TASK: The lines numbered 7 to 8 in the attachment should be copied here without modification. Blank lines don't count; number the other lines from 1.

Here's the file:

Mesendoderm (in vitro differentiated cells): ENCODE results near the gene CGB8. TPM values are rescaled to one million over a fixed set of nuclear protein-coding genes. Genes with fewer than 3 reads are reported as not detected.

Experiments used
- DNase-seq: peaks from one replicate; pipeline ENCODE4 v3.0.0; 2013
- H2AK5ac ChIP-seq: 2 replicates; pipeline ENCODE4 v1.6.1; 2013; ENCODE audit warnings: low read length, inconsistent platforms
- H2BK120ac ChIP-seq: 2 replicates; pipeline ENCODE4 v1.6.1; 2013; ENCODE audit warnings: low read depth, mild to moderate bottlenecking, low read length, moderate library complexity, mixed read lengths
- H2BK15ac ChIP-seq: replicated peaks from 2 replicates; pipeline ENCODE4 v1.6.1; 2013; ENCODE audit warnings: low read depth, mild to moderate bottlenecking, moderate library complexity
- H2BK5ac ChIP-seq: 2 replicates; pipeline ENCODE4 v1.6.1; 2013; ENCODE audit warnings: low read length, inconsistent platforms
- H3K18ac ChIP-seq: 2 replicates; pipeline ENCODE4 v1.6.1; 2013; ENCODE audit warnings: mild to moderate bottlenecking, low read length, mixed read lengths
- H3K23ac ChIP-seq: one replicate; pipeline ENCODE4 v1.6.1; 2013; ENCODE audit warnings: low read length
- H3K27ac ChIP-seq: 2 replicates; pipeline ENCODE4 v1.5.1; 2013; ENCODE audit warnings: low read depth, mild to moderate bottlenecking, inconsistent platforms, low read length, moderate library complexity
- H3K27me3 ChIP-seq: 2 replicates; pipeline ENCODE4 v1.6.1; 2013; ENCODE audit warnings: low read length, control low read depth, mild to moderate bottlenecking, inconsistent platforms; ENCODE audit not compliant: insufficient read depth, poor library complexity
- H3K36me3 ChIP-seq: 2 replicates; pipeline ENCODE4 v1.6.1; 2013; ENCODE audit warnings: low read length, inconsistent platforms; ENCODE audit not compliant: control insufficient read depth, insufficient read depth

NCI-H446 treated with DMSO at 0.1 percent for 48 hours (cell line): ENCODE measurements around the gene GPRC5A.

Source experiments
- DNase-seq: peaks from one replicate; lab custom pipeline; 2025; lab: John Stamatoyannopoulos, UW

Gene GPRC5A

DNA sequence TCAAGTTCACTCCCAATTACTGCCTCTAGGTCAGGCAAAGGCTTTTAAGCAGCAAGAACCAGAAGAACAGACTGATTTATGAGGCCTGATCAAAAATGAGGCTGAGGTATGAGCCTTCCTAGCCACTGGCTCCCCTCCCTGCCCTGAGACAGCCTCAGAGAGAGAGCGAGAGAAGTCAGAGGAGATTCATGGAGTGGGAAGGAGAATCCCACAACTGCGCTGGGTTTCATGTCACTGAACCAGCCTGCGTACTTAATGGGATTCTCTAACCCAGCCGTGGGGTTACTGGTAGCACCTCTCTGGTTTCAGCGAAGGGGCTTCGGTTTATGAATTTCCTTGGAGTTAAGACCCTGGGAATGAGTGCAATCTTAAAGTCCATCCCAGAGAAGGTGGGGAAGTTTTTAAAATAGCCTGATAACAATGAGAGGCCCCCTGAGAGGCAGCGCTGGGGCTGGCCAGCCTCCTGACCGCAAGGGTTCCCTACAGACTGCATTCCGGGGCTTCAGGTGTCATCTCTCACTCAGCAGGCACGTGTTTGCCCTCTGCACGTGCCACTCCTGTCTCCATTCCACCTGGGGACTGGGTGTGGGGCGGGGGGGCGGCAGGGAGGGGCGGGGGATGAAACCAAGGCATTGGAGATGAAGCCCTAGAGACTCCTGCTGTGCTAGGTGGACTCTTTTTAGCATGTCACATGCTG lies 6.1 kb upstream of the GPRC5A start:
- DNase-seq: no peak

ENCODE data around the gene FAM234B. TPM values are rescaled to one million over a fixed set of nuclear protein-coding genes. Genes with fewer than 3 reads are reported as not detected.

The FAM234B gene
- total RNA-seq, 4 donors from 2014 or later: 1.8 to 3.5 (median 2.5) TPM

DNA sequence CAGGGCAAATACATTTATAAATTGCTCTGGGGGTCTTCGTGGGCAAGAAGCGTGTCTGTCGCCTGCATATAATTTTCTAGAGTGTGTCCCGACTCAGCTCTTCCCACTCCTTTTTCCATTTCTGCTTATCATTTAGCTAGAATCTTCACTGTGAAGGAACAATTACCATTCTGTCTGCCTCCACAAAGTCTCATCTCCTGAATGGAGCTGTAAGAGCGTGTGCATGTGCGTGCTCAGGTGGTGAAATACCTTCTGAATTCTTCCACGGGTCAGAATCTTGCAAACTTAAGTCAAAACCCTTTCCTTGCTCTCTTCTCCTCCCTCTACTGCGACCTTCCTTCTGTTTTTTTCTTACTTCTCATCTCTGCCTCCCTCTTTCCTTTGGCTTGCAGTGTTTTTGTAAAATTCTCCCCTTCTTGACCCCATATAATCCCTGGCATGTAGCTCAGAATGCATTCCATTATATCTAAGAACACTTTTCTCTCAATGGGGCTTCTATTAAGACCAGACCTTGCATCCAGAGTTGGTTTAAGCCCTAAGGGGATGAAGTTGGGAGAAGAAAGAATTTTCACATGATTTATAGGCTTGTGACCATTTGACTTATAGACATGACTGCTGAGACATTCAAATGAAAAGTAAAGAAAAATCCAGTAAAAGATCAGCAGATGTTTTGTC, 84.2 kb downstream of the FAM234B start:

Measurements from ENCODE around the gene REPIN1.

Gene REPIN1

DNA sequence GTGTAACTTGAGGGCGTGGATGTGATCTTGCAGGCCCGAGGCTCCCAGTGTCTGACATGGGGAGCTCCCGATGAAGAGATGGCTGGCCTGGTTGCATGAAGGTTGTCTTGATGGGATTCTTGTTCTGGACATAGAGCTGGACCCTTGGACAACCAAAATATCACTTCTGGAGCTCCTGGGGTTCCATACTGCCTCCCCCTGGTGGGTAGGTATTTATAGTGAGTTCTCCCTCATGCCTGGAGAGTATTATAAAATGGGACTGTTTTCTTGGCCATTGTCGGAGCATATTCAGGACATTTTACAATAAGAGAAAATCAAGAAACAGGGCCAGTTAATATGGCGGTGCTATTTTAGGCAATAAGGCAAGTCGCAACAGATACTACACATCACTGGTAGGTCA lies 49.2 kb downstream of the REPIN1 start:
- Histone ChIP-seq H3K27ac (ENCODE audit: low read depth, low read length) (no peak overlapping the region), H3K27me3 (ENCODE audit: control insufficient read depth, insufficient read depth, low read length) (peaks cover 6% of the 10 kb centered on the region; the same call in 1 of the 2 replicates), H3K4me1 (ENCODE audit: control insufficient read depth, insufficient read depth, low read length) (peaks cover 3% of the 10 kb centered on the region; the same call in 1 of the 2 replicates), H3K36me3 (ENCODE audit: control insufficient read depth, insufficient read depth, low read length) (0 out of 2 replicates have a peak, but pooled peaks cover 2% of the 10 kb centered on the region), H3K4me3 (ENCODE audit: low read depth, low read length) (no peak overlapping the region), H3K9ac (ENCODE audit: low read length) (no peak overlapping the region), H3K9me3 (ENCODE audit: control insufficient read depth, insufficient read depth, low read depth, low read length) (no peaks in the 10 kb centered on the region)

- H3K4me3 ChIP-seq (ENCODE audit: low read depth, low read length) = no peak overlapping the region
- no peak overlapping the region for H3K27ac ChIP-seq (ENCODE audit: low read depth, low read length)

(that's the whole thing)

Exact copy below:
- H2BK5ac ChIP-seq: 2 replicates; pipeline ENCODE4 v1.6.1; 2013; ENCODE audit warnings: low read length, inconsistent platforms
- H3K18ac ChIP-seq: 2 replicates; pipeline ENCODE4 v1.6.1; 2013; ENCODE audit warnings: mild to moderate bottlenecking, low read length, mixed read lengths